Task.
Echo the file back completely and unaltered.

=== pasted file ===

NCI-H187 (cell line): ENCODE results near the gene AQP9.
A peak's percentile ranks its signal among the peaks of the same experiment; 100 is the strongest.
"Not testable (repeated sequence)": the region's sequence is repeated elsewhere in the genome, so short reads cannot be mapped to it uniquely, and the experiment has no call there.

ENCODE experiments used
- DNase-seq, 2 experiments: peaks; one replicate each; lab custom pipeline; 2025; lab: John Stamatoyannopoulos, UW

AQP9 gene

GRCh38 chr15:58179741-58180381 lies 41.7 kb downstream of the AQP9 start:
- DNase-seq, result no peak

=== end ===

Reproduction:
NCI-H187 (cell line): ENCODE results near the gene AQP9.
A peak's percentile ranks its signal among the peaks of the same experiment; 100 is the strongest.
"Not testable (repeated sequence)": the region's sequence is repeated elsewhere in the genome, so short reads cannot be mapped to it uniquely, and the experiment has no call there.

ENCODE experiments used
- DNase-seq, 2 experiments: peaks; one replicate each; lab custom pipeline; 2025; lab: John Stamatoyannopoulos, UW

AQP9 gene

GRCh38 chr15:58179741-58180381 lies 41.7 kb downstream of the AQP9 start:
- DNase-seq, result no peak